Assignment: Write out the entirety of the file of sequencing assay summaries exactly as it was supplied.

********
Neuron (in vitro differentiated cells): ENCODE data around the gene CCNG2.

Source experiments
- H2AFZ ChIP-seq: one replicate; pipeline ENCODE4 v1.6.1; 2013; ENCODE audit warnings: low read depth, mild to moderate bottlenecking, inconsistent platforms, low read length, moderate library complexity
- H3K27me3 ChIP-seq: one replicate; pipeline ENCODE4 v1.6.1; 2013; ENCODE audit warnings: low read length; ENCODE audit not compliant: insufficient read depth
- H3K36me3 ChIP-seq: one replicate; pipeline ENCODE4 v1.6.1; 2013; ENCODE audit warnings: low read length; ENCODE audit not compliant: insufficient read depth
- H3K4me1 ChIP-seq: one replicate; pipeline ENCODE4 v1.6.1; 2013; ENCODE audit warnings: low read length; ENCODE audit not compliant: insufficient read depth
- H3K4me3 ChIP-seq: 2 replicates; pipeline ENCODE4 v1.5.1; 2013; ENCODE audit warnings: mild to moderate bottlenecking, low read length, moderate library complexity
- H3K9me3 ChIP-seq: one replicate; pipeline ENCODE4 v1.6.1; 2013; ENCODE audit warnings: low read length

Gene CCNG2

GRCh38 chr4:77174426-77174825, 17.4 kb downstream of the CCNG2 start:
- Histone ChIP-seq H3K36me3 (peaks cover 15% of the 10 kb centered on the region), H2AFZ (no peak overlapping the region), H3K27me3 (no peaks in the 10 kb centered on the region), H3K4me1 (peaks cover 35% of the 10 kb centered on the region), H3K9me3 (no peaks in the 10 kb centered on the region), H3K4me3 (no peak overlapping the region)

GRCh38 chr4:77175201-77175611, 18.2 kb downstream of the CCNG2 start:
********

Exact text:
Neuron (in vitro differentiated cells): ENCODE data around the gene CCNG2.

Source experiments
- H2AFZ ChIP-seq: one replicate; pipeline ENCODE4 v1.6.1; 2013; ENCODE audit warnings: low read depth, mild to moderate bottlenecking, inconsistent platforms, low read length, moderate library complexity
- H3K27me3 ChIP-seq: one replicate; pipeline ENCODE4 v1.6.1; 2013; ENCODE audit warnings: low read length; ENCODE audit not compliant: insufficient read depth
- H3K36me3 ChIP-seq: one replicate; pipeline ENCODE4 v1.6.1; 2013; ENCODE audit warnings: low read length; ENCODE audit not compliant: insufficient read depth
- H3K4me1 ChIP-seq: one replicate; pipeline ENCODE4 v1.6.1; 2013; ENCODE audit warnings: low read length; ENCODE audit not compliant: insufficient read depth
- H3K4me3 ChIP-seq: 2 replicates; pipeline ENCODE4 v1.5.1; 2013; ENCODE audit warnings: mild to moderate bottlenecking, low read length, moderate library complexity
- H3K9me3 ChIP-seq: one replicate; pipeline ENCODE4 v1.6.1; 2013; ENCODE audit warnings: low read length

Gene CCNG2

GRCh38 chr4:77174426-77174825, 17.4 kb downstream of the CCNG2 start:
- Histone ChIP-seq H3K36me3 (peaks cover 15% of the 10 kb centered on the region), H2AFZ (no peak overlapping the region), H3K27me3 (no peaks in the 10 kb centered on the region), H3K4me1 (peaks cover 35% of the 10 kb centered on the region), H3K9me3 (no peaks in the 10 kb centered on the region), H3K4me3 (no peak overlapping the region)

GRCh38 chr4:77175201-77175611, 18.2 kb downstream of the CCNG2 start: